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EDITORIAL: The National Action Plan (NAP) was adopted in the wake of December 2014 carnage at the Army Public School in Peshawar, yet seven years later it remains largely unimplemented, though invoked whenever a major terror incident takes place.

A day after Tuesday’s suicide bombing on a van at the Karachi University that killed four people, three Chinese teachers and their driver, the federal cabinet met where Prime Minister Shehbaz Sharif issued a directive for revisiting the NAP. Briefing journalists, Information Minister Marriyum Aurangzeb said the Interior Minister has also been asked to work with all provinces and present a comprehensive plan to curb the recent rise in terrorist attacks.

The problem, however, is not lack of ideas but of political will to put them into action. One of the NAP’s 20 points, for instance, was ensuring against re-emergence of proscribed organisation, yet most of them have resurfaced under new names. Another was registration and regulation of religious seminaries — some of which serve as breeding grounds of violent extremists, including suicide bombers — a large number of them continue to refuse registration as well as audit of their finances. The National Counter Terrorism Authority (NACTA) was to be strengthened, but stays weak due to turf battles over its control.

What has assumed urgency in the present context is where NAP calls for fully empowering Balochistan government for political reconciliation owned by all stakeholders. Indeed, there is no denying that certain outsiders are fuelling insurgency in that province.

They make no secret of their desire to undermine the China Pakistan Economic Corridor, a flagship project of President Xi Jinping’s Road and Belt Initiative. That though becomes possible for them because of the prevailing sentiments in that restive province.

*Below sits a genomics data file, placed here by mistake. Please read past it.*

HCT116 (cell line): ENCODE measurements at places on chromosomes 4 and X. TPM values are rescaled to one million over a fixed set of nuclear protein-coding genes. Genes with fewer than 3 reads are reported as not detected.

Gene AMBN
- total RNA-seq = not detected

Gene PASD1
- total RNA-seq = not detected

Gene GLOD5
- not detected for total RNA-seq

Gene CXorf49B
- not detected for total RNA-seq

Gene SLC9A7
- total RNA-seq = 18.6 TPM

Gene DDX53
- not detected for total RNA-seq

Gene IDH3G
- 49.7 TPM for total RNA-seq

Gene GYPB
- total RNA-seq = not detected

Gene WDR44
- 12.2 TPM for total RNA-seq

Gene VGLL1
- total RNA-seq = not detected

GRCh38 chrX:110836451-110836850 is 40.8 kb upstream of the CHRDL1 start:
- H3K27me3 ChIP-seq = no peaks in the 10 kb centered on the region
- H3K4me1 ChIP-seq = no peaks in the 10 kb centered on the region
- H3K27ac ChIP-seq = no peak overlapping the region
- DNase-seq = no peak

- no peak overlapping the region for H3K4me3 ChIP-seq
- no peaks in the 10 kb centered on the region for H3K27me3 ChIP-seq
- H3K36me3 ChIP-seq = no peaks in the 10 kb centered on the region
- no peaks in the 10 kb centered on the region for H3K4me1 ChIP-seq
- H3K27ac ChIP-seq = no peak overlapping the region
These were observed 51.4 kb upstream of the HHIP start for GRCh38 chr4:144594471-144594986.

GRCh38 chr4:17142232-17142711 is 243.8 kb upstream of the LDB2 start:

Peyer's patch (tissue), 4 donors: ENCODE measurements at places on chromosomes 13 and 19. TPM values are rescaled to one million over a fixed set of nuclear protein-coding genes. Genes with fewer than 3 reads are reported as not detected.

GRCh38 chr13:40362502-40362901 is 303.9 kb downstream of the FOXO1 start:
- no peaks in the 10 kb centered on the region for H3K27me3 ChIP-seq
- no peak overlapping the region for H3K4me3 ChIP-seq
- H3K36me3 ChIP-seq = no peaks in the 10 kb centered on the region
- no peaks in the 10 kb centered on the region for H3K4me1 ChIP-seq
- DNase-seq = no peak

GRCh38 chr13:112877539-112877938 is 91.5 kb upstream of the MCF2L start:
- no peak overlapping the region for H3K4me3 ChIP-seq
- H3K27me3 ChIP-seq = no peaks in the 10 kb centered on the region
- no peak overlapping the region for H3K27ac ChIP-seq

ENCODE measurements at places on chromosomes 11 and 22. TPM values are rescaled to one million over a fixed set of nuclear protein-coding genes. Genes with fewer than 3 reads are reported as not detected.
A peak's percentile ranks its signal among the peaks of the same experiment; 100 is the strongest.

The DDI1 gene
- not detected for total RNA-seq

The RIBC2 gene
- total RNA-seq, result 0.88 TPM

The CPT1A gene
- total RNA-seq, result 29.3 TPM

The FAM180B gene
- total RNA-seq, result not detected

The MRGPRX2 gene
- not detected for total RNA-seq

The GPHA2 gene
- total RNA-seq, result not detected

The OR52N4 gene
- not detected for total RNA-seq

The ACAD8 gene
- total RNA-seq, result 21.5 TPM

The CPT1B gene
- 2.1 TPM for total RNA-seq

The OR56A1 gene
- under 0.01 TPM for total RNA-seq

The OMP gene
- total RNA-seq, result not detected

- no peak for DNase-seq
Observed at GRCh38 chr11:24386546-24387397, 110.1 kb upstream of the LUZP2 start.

Tuesday’s suicide bombing was claimed by the Majeed Brigade of the so-called Baloch Liberation Army (BLA) which in 2020 attacked the Karachi Stock Exchange, and before that in 2018 targeted the Chinese Consulate. But the suicide bomber at the Confucius Institute of Karachi University turned out to be the least likely perpetrator: a well-educated woman and mother of two.

It speaks of the increasing sense of alienation in that part of the country, exacerbated by enforced disappearances. In fact, according to a report the bomber, Shari Baloch alias Bramsh, had sat for four years outside the Karachi Press Club demanding the recovery of her several missing relatives.

During his first visit as prime minister to Balochistan, Sharif had said he would raise the issue of missing persons with the powers that be. The statement is reflective of the uncomfortable reality that even the PM is not in a position to resolve the issues feeding insurgency as he deems fit.

Use of force is often times counter-productive in such situations. The one in Balochistan is rooted in the Baloch people’s long-standing grievances that need to be addressed through political means, as suggested by the political consensus-based NAP. For a time, a previous chief minister of the province, Dr Abdul Malik Baloch, had initiated talks with the insurgents but the effort did not go far. The way forward still is the same as shown by NAP seven years ago.

Copyright Business Recorder, 2022


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